brinksmanship, bureaucrcy, China, Donald Trump, Elitism and Class, EU, JFK, Muslim Brotherhood, race and culture, Ronald Reagan, tariff war, trade war
“Trade War” is a term the enemies of Donald Trump use to denigrate his proposals for restoring a balance to American trade policies.
Only it’s not “trade war” but trade brinkmanship, which, as it was first used to define JFK’s strategy against the USSR in his years in the White House, were intended to prevent a war, not execute one.
I’m actually old enough to remember those days, and the term’s use so know it’s not unlike the principle’s laid down by Donald Trump in his best seller Art of the Deal.
JFK’s use of the term vis a vis the USSR and Khrushchev was not unlike Reagan at Reykjavik in ’86 or Trump-Putin at Helsinki only a few days ago. In each case the American president, out of the hearing of the media, laid all their power cards on the table, making it clear to the other side we could not be matched. Out of sight of the kibitzers this could be done by allowing them to save face, and go home and give it some deeper thought. Khrushchev brought the missiles out of Cuba, Gorby threw in the towel as he knew they could not match our economy in developing our Strategic Defense Initiative (SDI), and likely Putin got the same message, for of three Russian versions, 1962, 1986 and 2018, his position is weakest. Yep. Weakest.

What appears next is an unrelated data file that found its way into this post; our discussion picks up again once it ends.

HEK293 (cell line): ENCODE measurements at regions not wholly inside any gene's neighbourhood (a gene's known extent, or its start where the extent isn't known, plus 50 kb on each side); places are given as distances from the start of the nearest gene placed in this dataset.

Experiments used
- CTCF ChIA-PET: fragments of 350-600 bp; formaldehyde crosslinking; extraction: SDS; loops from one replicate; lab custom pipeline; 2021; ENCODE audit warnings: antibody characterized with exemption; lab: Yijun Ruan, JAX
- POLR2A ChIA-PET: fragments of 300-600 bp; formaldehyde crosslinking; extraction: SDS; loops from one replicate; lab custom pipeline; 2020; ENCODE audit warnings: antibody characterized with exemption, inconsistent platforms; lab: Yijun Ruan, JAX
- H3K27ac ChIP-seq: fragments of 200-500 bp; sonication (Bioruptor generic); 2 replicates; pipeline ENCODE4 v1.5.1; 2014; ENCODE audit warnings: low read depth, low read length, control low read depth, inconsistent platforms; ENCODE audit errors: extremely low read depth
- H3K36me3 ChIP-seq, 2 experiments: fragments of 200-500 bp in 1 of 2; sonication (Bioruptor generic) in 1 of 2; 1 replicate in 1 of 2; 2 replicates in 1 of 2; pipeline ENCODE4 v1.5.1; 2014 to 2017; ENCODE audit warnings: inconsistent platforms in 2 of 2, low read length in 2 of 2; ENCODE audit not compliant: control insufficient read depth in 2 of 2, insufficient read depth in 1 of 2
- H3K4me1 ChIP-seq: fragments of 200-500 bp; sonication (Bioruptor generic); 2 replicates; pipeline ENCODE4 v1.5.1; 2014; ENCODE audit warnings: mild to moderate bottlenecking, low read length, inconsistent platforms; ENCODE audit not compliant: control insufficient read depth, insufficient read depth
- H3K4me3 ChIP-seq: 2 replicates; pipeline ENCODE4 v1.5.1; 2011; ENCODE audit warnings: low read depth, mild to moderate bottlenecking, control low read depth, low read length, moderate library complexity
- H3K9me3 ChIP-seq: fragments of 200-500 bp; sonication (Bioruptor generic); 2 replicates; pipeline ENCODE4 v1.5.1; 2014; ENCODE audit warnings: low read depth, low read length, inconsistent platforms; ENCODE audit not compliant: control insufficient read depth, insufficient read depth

Trade issues with the European Union and China are essentially no different; known strengths versus known weaknesses.
All of China’s plans for regional political hegemony are based on the success of their economy, and most of that would go up in smoke if America quit buying their stuff. The sheer size of our market dwarfs all others.
(There are dozens of fatal flaws in the Chinese internal management system and the way they did their book that made them vulnerable to even regional competition, with US private sector support, which I first set out to prove in 1989, before the fall of the Berlin Wall which directed me elsewhere. In Asia I liked working with local entrepreneurs but found American partners impossible. The American manufacturing ethos has since changed, so if I were to midwife relationships today, I’d look for American small business entrepreneurs who are a little more hands-on.)